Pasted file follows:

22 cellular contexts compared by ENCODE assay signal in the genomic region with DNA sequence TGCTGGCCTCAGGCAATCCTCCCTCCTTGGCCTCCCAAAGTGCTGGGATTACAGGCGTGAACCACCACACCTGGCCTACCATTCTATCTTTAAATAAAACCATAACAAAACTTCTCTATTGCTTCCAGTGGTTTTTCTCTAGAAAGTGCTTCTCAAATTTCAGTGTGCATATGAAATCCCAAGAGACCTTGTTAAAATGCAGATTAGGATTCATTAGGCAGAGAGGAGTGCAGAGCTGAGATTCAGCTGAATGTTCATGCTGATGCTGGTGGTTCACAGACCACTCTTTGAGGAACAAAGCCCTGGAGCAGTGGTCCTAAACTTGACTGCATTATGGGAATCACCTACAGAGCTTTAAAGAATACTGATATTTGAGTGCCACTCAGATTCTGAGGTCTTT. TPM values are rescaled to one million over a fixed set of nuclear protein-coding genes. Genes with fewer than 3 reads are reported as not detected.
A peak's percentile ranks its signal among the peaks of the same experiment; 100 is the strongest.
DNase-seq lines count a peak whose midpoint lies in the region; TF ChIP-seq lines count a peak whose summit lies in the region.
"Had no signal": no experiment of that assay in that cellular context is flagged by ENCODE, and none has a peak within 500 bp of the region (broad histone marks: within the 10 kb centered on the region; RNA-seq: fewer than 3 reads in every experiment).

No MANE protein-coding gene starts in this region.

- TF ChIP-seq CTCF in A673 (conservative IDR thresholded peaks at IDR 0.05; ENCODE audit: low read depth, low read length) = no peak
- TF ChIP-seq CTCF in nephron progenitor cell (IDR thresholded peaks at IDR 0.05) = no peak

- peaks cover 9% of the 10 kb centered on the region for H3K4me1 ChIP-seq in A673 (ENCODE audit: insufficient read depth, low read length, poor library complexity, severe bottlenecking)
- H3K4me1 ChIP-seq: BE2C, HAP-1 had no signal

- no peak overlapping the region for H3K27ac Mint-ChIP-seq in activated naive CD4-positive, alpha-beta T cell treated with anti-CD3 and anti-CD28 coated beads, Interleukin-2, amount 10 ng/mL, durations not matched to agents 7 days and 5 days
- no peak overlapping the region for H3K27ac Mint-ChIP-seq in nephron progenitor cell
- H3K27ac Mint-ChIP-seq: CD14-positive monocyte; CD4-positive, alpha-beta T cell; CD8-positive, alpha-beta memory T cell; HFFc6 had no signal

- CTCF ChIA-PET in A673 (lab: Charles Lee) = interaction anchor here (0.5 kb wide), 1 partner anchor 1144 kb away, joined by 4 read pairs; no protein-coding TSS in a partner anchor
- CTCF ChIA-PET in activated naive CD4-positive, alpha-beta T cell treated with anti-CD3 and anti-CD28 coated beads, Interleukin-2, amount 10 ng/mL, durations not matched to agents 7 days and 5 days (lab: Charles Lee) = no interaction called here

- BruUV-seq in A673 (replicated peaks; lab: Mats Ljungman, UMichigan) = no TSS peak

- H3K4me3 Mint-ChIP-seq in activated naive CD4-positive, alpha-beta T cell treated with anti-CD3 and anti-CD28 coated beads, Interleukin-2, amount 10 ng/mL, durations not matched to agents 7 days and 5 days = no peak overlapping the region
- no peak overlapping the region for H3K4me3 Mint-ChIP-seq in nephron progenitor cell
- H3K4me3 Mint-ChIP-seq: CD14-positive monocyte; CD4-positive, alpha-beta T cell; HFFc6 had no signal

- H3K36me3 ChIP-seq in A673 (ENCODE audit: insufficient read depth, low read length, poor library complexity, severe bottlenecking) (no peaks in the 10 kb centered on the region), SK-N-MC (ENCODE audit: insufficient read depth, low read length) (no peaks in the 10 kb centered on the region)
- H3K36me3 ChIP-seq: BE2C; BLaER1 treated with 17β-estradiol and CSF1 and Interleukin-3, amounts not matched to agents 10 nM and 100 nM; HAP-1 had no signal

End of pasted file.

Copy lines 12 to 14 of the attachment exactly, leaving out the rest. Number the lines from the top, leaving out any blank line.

- H3K27ac Mint-ChIP-seq: CD14-positive monocyte; CD4-positive, alpha-beta T cell; CD8-positive, alpha-beta memory T cell; HFFc6 had no signal

- CTCF ChIA-PET in A673 (lab: Charles Lee) = interaction anchor here (0.5 kb wide), 1 partner anchor 1144 kb away, joined by 4 read pairs; no protein-coding TSS in a partner anchor
- CTCF ChIA-PET in activated naive CD4-positive, alpha-beta T cell treated with anti-CD3 and anti-CD28 coated beads, Interleukin-2, amount 10 ng/mL, durations not matched to agents 7 days and 5 days (lab: Charles Lee) = no interaction called here